Guidelines state that for adults with MS that 30min of moderate-intensity aerobic exercise twice per week and strength training twice per week. HIIT is a great way to get all the necessary cardiovascular and muscle growth benefits with more control over body temperature and fatigue levels, get in contact with Be Physiology now to figure out how to exercise with your condition!

————-

References:

1. Richardson, E. V., Blaylock, S., Barstow, E., Fifolt, M., & Motl, R. W. (2019). Evaluation of a

Conceptual Model to Guide Health Care Providers in Promoting Exercise Among

Persons With Multiple Sclerosis. Adapted Physical Activity Quarterly, 36(1), 109–131.

(Behaviour change)

2. Coote, S., Uszynski, M., Herring, M. P., Hayes, S., Scarrott, C., Newell, J., Gallagher, S.,

Larkin, A., & Motl, R. W. (2017). Effect of exercising at minimum recommendations of

the multiple sclerosis exercise guideline combined with structured education or

attention control education – secondary results of the step it up randomised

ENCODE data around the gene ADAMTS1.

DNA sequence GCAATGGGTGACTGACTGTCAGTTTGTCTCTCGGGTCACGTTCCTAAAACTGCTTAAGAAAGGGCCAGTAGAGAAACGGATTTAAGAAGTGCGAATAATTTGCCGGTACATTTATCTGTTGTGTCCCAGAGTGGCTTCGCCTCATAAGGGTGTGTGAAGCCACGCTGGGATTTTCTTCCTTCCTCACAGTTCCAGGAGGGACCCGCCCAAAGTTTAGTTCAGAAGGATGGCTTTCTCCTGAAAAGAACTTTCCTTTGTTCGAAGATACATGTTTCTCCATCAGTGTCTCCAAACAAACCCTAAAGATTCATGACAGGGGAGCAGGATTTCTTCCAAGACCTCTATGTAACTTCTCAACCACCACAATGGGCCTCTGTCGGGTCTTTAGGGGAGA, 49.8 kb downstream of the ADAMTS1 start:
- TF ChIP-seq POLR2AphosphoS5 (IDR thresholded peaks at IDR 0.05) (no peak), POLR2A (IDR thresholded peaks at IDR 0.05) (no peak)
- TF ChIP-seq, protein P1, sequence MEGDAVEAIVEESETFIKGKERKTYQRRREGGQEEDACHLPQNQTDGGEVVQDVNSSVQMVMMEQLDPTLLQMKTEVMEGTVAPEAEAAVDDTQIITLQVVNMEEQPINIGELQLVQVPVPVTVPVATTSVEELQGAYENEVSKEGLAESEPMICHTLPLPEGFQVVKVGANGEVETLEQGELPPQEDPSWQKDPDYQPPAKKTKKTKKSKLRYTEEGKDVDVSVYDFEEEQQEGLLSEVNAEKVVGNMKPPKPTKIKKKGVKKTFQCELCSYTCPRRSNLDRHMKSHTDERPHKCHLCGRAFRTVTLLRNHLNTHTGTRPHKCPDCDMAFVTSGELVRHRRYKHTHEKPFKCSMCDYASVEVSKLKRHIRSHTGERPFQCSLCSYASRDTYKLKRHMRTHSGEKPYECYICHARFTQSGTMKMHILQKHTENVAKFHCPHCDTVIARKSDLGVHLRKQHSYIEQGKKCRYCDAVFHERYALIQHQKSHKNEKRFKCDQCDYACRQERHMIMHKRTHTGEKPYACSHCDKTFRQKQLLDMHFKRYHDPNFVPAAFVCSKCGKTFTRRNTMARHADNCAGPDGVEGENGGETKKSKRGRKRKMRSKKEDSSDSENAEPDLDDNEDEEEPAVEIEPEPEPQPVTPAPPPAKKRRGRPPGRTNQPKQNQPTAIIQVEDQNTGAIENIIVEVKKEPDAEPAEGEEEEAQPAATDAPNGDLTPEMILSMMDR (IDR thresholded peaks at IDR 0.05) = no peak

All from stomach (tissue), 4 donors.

controlled trial. BMC Neurology, 17(1), 119. https://doi.org/10.1186/s12883-017-0898-y

(Fatigue and Strength)

3. Sandroff, B. M., Baird, J. F., Silveira, S. L., & Motl, R. W. (2019). Response heterogeneity in

fitness, mobility and cognition with exercise-training in MS. Acta Neurologica

Scandinavica, 139(2), 183–191. https://doi.org/10.1111/ane.13041 (Aerobic & Cognitive)

4. Motl, R. W., & Sandroff, B. M. (2015). Benefits of Exercise Training in Multiple

Sclerosis. Current Neurology and Neuroscience Reports, 15(9), 62.

https://doi.org/10.1007/s11910-015-0585-6 (Walking, Balance, Cogn., Depression, Fatig.)

5. Hebert, J. R., Corboy, J. R., Manago, M. M., & Schenkman, M. (2011). Effects of Vestibular

Rehabilitation on Multiple Sclerosis-Related Fatigue and Upright Postural Control: A

Randomized Controlled Trial. Physical Therapy, 91(8), 1166–1183.

https://doi.org/10.2522/ptj.20100399 (Vestibular)